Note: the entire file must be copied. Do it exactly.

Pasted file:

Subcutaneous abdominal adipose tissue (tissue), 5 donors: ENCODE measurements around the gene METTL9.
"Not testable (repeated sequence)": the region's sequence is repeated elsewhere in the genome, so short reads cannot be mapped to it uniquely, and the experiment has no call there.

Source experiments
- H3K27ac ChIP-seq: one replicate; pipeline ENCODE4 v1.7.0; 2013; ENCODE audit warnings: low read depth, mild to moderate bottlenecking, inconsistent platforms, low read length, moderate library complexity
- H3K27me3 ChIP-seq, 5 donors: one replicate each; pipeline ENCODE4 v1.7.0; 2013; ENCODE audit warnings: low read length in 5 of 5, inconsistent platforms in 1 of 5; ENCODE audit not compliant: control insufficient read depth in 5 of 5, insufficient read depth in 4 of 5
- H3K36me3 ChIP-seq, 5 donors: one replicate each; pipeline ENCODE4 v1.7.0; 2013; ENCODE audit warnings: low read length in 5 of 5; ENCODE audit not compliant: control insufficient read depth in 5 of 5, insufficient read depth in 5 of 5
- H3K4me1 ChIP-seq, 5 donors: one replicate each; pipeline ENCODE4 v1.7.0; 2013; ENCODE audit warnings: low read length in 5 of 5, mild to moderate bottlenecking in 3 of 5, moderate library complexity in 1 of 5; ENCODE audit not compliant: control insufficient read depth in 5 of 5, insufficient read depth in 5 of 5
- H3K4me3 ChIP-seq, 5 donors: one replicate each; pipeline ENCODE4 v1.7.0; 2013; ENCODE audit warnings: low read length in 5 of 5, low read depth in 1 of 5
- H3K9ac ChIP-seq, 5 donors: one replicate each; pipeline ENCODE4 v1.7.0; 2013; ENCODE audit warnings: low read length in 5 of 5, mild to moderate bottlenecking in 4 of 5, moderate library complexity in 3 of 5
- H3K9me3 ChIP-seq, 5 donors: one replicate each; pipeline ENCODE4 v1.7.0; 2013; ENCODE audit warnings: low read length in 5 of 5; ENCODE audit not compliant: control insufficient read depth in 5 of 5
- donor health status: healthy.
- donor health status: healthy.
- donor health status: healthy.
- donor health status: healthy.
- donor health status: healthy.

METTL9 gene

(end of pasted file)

Subcutaneous abdominal adipose tissue (tissue), 5 donors: ENCODE measurements around the gene METTL9.
"Not testable (repeated sequence)": the region's sequence is repeated elsewhere in the genome, so short reads cannot be mapped to it uniquely, and the experiment has no call there.

Source experiments
- H3K27ac ChIP-seq: one replicate; pipeline ENCODE4 v1.7.0; 2013; ENCODE audit warnings: low read depth, mild to moderate bottlenecking, inconsistent platforms, low read length, moderate library complexity
- H3K27me3 ChIP-seq, 5 donors: one replicate each; pipeline ENCODE4 v1.7.0; 2013; ENCODE audit warnings: low read length in 5 of 5, inconsistent platforms in 1 of 5; ENCODE audit not compliant: control insufficient read depth in 5 of 5, insufficient read depth in 4 of 5
- H3K36me3 ChIP-seq, 5 donors: one replicate each; pipeline ENCODE4 v1.7.0; 2013; ENCODE audit warnings: low read length in 5 of 5; ENCODE audit not compliant: control insufficient read depth in 5 of 5, insufficient read depth in 5 of 5
- H3K4me1 ChIP-seq, 5 donors: one replicate each; pipeline ENCODE4 v1.7.0; 2013; ENCODE audit warnings: low read length in 5 of 5, mild to moderate bottlenecking in 3 of 5, moderate library complexity in 1 of 5; ENCODE audit not compliant: control insufficient read depth in 5 of 5, insufficient read depth in 5 of 5
- H3K4me3 ChIP-seq, 5 donors: one replicate each; pipeline ENCODE4 v1.7.0; 2013; ENCODE audit warnings: low read length in 5 of 5, low read depth in 1 of 5
- H3K9ac ChIP-seq, 5 donors: one replicate each; pipeline ENCODE4 v1.7.0; 2013; ENCODE audit warnings: low read length in 5 of 5, mild to moderate bottlenecking in 4 of 5, moderate library complexity in 3 of 5
- H3K9me3 ChIP-seq, 5 donors: one replicate each; pipeline ENCODE4 v1.7.0; 2013; ENCODE audit warnings: low read length in 5 of 5; ENCODE audit not compliant: control insufficient read depth in 5 of 5
- donor health status: healthy.
- donor health status: healthy.
- donor health status: healthy.
- donor health status: healthy.
- donor health status: healthy.

METTL9 gene